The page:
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Is a Minor Level of OCD Vital To Success

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posted on Sep, 18 2007 @ 12:41 PM
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From top sports performers to successful businessmen to research scientists - they all have one thing in common: A willingness to perfect the smallest details.

I would argue that many of life's more successful people have a small level of OCD in their make-up - indeed, some may have full blown OCD, such as David Beckham, Steven Gerrard and Jonny Wilkinson, to name but 3 highly successful sportsmen who's obsessive practicing and drive has bought them fame and riches - on the darker side though it has also brought them unhappiness as they strive to control some of their small obsessions, and prevent them taling over their lives.

My question is this:
Is a minor level of OCD vital to success in the modern world, given the competition and the level of tunnel vision necessary to succeed in our society's sense of the word.

Some examples could be;
The lawyer who works 16/18 hours a day.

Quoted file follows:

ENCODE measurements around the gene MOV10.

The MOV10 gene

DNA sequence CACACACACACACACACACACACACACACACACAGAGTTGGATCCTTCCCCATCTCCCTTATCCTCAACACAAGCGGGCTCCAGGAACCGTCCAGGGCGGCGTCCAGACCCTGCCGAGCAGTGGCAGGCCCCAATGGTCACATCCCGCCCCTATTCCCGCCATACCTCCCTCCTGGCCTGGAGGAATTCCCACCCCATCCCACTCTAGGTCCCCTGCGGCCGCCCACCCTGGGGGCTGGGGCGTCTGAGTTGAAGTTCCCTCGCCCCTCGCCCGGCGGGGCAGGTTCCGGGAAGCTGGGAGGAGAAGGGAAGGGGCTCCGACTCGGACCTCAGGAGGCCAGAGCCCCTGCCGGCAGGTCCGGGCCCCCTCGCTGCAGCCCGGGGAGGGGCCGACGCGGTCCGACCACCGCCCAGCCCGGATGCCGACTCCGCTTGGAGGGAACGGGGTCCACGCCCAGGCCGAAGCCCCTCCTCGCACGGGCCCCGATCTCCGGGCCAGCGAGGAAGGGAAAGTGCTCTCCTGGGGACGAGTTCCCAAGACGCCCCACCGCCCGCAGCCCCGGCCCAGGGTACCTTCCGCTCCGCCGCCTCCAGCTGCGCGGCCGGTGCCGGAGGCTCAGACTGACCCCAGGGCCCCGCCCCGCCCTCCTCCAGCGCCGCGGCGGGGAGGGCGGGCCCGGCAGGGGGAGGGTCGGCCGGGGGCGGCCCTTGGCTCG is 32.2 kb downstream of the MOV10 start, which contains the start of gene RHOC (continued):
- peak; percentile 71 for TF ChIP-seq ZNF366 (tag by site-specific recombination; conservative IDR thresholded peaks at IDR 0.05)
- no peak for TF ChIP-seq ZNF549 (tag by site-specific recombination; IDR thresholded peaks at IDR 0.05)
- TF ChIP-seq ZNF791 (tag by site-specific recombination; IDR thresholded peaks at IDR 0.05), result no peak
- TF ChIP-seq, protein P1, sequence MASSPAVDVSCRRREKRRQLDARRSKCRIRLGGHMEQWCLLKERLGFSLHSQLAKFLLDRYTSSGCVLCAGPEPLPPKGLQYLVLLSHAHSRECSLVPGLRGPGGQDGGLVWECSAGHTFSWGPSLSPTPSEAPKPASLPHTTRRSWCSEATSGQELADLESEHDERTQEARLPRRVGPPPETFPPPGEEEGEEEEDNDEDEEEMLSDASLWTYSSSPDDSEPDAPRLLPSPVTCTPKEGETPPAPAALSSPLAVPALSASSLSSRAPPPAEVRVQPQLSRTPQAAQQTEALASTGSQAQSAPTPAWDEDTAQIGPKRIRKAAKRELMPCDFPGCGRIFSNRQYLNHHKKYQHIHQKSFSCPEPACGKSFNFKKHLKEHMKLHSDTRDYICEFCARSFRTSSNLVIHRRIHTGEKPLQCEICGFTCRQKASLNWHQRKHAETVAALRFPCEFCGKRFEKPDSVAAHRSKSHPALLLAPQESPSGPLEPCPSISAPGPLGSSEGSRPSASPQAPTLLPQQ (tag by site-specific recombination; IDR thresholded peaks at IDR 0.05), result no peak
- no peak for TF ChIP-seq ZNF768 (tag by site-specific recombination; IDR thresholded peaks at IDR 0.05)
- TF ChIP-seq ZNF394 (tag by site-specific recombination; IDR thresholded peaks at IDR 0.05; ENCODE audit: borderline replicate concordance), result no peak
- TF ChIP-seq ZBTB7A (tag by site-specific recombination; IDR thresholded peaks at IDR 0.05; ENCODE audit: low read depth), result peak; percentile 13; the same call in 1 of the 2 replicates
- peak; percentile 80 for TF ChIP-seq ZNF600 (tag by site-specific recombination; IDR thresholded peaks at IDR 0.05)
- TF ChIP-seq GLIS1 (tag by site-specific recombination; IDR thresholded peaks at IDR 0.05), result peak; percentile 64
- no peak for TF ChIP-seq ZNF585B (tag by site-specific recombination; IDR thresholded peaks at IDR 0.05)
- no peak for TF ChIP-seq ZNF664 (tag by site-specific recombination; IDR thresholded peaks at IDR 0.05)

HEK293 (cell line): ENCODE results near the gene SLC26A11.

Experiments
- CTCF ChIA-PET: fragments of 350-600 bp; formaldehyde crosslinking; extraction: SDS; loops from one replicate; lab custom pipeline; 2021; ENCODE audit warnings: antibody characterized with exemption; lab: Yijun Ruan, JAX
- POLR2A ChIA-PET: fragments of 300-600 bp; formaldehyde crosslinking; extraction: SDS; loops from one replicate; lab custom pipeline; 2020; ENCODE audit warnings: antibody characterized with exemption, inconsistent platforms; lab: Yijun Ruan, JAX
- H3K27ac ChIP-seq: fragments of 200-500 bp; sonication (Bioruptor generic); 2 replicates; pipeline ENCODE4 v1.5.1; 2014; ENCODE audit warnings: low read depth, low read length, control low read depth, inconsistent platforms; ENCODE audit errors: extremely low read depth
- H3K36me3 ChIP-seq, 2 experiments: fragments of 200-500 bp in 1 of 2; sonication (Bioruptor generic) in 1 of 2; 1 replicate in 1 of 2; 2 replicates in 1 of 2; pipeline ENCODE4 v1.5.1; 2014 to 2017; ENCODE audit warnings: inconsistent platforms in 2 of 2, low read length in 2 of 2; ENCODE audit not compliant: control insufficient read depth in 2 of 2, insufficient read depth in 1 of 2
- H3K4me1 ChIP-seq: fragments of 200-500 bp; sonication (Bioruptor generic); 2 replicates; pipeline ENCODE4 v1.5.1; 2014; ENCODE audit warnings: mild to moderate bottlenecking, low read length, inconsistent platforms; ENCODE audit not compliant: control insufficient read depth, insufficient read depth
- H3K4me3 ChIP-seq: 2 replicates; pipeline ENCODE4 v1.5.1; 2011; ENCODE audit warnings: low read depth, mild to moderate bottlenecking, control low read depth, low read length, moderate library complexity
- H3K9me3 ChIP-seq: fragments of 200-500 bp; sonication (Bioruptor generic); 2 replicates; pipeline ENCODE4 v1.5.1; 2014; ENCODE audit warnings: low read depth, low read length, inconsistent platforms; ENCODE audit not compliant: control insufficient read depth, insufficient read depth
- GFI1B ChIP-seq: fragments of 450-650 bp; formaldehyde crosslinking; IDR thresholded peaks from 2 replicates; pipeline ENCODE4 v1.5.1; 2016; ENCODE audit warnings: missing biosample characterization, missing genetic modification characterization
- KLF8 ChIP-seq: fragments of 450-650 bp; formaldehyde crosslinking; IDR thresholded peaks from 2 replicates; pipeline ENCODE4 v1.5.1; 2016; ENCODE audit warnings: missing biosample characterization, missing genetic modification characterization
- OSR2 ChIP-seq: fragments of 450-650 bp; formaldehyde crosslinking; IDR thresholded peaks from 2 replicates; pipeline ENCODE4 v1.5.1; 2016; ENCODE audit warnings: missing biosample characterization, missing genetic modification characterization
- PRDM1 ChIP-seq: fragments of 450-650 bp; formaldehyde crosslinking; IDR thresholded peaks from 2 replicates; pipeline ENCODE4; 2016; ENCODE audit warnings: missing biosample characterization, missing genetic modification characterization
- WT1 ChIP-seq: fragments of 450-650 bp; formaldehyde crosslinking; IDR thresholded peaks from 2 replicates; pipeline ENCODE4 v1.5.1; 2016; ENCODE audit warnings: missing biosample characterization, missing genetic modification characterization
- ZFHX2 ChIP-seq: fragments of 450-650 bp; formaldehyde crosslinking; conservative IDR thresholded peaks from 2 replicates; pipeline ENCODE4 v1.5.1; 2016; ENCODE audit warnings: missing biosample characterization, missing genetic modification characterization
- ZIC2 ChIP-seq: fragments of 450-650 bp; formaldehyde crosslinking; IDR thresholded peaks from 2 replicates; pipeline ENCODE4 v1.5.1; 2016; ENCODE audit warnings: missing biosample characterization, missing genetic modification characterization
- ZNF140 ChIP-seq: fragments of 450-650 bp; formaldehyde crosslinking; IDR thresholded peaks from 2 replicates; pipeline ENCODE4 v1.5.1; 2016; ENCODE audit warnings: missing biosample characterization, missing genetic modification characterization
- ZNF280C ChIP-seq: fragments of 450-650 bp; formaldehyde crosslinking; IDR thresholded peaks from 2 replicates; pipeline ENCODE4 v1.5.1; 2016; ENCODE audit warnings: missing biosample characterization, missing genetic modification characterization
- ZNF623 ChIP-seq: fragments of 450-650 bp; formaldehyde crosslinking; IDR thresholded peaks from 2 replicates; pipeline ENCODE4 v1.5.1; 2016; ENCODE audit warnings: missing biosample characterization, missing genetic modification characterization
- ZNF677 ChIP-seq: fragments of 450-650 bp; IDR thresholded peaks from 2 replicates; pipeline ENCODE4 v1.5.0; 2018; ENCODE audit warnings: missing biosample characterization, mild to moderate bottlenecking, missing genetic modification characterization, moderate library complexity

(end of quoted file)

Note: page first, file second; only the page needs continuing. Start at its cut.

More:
The businessman who spends massive amounts of time researching
The scientist who becomes so embroiled in his work he forgets to eat
The Doctor who can't rest until he makes the right diagnosis
The sportsman or woman who practices minor skills for hours after everybody else has gone home

There are probably many more examples that people on ATS could name, and I'm sure we all have our odd little habits - but for most of us, these do not take over our lives, and nor do we channel things into other types of obsessive behaviour. But I think it is without question that some do - so is this what can help make a successful person? This minor level of OCD?

We're not talking full blown OCD here, but rather a minor level of it.

Any Thoughts?




posted on Sep, 19 2007 @ 10:09 PM
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I would say yes -- my habit of obsessing over small things may help me somewhat in life. However, if my expectations are not fit by circumstances, then I tend to anger and need quite some time to "cool off"... which reduces the effect.

I was in "gifted" (high IQ) classes as a child, where most of my fellow students were also perfectionistic -- obsessive about getting it right. It must be perfect or it is simply unworthy of my time and should be discarded. If it is not perfect AARGH GOD DAMMIT NOW I HAVE TO START AGAIN!!

That's how the thought process works, for those who don't work that way. If the result isn't perfect, I can't use it, it must be trashed, I must start again from scratch.

So for perfectionistic/minorly OCD people, the end result winds up being acceptable by us, perhaps wonderful, fantastic, utterly remarkable by other people's standards.

To which end I would say, yes, most successful people likely have minor OCD.



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